Publications by authors named "Tiffiney R Hartman"

10 Publications

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Cholesterol and CDON Regulate Sonic Hedgehog Release from Pancreatic Cancer Cells.

J Pancreat Cancer 2021 1;7(1):39-47. Epub 2021 Jun 1.

Molecular Therapeutics, Fox Chase Cancer Center, Philadelphia, Pennsylvania, USA.

Sonic Hedgehog (Shh) is a tightly regulated membrane-associated morphogen and a known driver of tumorigenesis in pancreatic ductal adenocarcinoma (PDAC). After processing, Shh remains at the plasma membrane of Shh producing cells, thereby limiting its distribution and signal strength. In PDAC, the release of Shh from tumor cells is necessary to promote a tumor-permissive microenvironment. Mechanisms regulating Shh sequestration and/or release from tumor cells to signal distant stromal cells are not well known. Previously, our laboratory demonstrated that the Drosophila transmembrane protein Boi, sequesters Hh at the membrane of Hh-producing cells. In response to dietary cholesterol or in the absence of boi, Hh is constitutively released to promote proliferation in distant cells. In this study, we investigated the conservation of this mechanism in mammals by exploring the role of the human boi homolog, CDON, in PDAC. Using PDAC cell-lines BxPC-3, Capan-2, and MIA PaCa-2, along with normal pancreatic epithelial cells (PDEC), we investigated Shh expression via Immunoblot and real-time, quantitative polymerase chain reaction in addition to Shh release via enzyme-linked immunoassay following cholesterol treatment and/or transfection with either RNA interference to reduce CDON expression or with human to increase expression. Consistent with our Boi model, CDON suppresses Shh release, which is alleviated in response to dietary cholesterol. However, over-expressing CDON suppresses cholesterol-mediated Shh release in some PDAC contexts, which may be relative to the mutational burden of the cells. Identifying mechanisms that either sequester or stimulate Shh release from the tumor cell membrane may provide new avenues to reduce signaling between the tumor and its surrounding environment, which may restrain tumor development.
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http://dx.doi.org/10.1089/pancan.2021.0002DOI Listing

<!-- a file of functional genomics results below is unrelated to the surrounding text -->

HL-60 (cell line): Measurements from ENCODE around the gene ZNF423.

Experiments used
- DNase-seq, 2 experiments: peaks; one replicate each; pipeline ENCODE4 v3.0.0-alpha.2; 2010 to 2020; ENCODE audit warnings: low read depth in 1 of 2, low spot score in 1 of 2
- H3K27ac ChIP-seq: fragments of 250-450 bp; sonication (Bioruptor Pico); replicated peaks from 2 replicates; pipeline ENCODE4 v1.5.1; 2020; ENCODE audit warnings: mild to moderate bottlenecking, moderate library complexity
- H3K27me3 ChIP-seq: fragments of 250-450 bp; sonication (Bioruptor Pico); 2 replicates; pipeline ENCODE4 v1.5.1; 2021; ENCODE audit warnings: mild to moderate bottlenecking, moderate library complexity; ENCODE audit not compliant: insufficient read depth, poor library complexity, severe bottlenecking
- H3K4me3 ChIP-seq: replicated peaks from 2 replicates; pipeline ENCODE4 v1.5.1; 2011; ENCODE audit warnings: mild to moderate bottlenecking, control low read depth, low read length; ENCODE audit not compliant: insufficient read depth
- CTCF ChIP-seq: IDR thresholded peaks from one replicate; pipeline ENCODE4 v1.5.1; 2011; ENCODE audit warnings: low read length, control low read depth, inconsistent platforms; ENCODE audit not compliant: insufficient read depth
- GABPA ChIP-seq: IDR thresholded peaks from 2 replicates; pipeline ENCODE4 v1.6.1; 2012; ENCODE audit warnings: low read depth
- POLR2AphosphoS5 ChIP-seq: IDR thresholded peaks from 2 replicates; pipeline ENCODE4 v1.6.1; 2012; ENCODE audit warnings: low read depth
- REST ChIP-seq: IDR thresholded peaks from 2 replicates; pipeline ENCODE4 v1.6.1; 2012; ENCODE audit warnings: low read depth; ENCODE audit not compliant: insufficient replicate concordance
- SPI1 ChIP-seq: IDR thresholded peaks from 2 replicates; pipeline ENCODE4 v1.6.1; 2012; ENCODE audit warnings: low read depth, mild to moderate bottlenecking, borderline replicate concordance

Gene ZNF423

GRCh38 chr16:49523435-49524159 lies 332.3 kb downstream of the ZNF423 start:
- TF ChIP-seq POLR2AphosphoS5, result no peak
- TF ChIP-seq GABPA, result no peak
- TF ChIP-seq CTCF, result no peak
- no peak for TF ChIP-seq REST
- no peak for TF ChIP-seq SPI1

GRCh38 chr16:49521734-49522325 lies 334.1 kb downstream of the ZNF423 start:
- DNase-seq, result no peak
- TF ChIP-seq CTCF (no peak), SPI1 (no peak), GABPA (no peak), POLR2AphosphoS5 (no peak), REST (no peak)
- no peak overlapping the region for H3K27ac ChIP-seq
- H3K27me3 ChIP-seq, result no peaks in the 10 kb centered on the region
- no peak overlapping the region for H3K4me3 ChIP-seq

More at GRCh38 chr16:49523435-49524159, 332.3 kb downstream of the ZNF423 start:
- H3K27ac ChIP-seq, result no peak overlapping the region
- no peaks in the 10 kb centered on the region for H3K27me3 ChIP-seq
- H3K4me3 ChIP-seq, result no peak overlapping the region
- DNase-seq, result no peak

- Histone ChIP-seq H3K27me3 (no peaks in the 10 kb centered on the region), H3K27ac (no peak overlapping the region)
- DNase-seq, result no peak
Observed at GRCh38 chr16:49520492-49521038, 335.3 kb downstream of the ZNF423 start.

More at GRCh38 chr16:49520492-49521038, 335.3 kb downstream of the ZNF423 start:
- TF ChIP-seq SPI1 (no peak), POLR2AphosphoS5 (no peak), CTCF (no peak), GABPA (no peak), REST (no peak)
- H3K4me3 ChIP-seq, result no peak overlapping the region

http://www.ncbi.nlm.nih.gov/pmc/articles/PMC8252898PMC
June 2021

Cholesterol Pathway Inhibition Induces TGF-β Signaling to Promote Basal Differentiation in Pancreatic Cancer.

Cancer Cell 2020 10 24;38(4):567-583.e11. Epub 2020 Sep 24.

Molecular Therapeutics Program, Fox Chase Cancer Center, 333 Cottman Avenue, Philadelphia, PA 19111, USA; The Marvin & Concetta Greenberg Pancreatic Cancer Institute, Fox Chase Cancer Center, Philadelphia, PA, USA; Kazan Federal University, Kazan, Russian Federation. Electronic address:

Oncogenic transformation alters lipid metabolism to sustain tumor growth. We define a mechanism by which cholesterol metabolism controls the development and differentiation of pancreatic ductal adenocarcinoma (PDAC). Disruption of distal cholesterol biosynthesis by conditional inactivation of the rate-limiting enzyme Nsdhl or treatment with cholesterol-lowering statins switches glandular pancreatic carcinomas to a basal (mesenchymal) phenotype in mouse models driven by Kras expression and homozygous Trp53 loss. Consistently, PDACs in patients receiving statins show enhanced mesenchymal features. Mechanistically, statins and NSDHL loss induce SREBP1 activation, which promotes the expression of Tgfb1, enabling epithelial-mesenchymal transition. Evidence from patient samples in this study suggests that activation of transforming growth factor β signaling and epithelial-mesenchymal transition by cholesterol-lowering statins may promote the basal type of PDAC, conferring poor outcomes in patients.
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http://dx.doi.org/10.1016/j.ccell.2020.08.015DOI Listing
http://www.ncbi.nlm.nih.gov/pmc/articles/PMC7572882PMC
October 2020

Prevalence of pathogenic variants in DNA damage response and repair genes in patients undergoing cancer risk assessment and reporting a personal history of early-onset renal cancer.

Sci Rep 2020 08 11;10(1):13518. Epub 2020 Aug 11.

Cancer Prevention and Control Program, Fox Chase Cancer Center, 333 Cottman Avenue, Philadelphia, PA, 19111-2497, USA.

Pathogenic variants (PVs) in multiple genes are known to increase the risk of early-onset renal cancer (eoRC). However, many eoRC patients lack PVs in RC-specific genes; thus, their genetic risk remains undefined. Here, we determine if PVs in DNA damage response and repair (DDRR) genes are enriched in eoRC patients undergoing cancer risk assessment. Retrospective review of de-identified results from 844 eoRC patients, undergoing testing with a multi-gene panel, for a variety of indications, by Ambry Genetics. PVs in cancer-risk genes were identified in 12.8% of patients-with 3.7% in RC-specific, and 8.55% in DDRR genes. DDRR gene PVs were most commonly identified in CHEK2, BRCA1, BRCA2, and ATM. Among the 2.1% of patients with a BRCA1 or BRCA2 PV, < 50% reported a personal history of hereditary breast or ovarian-associated cancer. No association between age of RC diagnosis and prevalence of PVs in RC-specific or DDRR genes was observed. Additionally, 57.9% patients reported at least one additional cancer; breast cancer being the most common (40.1% of females, 2.5% of males). Multi-gene testing including DDRR genes may provide a more comprehensive risk assessment in eoRC patients. Further validation is needed to characterize the association with eoRC.
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http://dx.doi.org/10.1038/s41598-020-70449-5DOI Listing